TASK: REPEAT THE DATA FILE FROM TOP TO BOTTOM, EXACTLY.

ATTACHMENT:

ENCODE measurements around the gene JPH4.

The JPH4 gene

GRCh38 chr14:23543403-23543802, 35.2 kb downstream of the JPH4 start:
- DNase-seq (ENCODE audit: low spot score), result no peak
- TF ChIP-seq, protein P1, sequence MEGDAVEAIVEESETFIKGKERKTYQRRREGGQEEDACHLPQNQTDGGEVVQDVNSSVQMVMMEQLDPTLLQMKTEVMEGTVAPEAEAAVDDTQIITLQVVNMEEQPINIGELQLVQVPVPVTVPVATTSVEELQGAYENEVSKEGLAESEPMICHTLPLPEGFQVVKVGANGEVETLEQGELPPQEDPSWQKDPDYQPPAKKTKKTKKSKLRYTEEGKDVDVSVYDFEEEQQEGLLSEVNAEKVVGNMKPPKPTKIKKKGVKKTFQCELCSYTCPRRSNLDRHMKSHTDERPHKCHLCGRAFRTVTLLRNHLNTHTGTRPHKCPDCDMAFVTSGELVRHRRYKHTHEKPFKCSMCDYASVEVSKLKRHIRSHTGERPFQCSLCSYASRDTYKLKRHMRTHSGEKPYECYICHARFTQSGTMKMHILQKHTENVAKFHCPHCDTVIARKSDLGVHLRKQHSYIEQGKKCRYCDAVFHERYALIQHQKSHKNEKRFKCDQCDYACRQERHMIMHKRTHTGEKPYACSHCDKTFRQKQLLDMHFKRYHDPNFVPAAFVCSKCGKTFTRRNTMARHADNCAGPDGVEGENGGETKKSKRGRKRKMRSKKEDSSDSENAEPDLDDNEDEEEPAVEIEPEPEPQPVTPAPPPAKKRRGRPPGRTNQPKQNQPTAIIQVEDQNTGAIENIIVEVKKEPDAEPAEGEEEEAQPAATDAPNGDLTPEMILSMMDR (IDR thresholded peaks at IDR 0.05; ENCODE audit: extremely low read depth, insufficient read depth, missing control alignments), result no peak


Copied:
ENCODE measurements around the gene JPH4.

The JPH4 gene

GRCh38 chr14:23543403-23543802, 35.2 kb downstream of the JPH4 start:
- DNase-seq (ENCODE audit: low spot score), result no peak
- TF ChIP-seq, protein P1, sequence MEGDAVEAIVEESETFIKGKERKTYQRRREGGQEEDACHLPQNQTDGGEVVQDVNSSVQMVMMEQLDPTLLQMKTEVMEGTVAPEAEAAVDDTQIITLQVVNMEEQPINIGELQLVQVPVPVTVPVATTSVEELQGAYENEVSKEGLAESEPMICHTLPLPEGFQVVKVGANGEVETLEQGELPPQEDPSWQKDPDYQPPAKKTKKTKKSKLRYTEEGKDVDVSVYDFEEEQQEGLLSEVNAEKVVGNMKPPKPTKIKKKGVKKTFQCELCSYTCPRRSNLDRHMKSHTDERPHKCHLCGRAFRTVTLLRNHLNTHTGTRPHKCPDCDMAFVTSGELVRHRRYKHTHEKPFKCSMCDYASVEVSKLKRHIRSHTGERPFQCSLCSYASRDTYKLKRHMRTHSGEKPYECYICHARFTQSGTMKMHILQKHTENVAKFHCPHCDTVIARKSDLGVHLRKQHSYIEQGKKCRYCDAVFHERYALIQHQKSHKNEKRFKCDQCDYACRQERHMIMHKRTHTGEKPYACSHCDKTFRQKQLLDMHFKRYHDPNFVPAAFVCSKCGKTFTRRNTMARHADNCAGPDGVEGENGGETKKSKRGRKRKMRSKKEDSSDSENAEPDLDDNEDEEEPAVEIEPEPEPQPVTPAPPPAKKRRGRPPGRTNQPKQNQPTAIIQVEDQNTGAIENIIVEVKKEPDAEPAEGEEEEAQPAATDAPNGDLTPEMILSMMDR (IDR thresholded peaks at IDR 0.05; ENCODE audit: extremely low read depth, insufficient read depth, missing control alignments), result no peak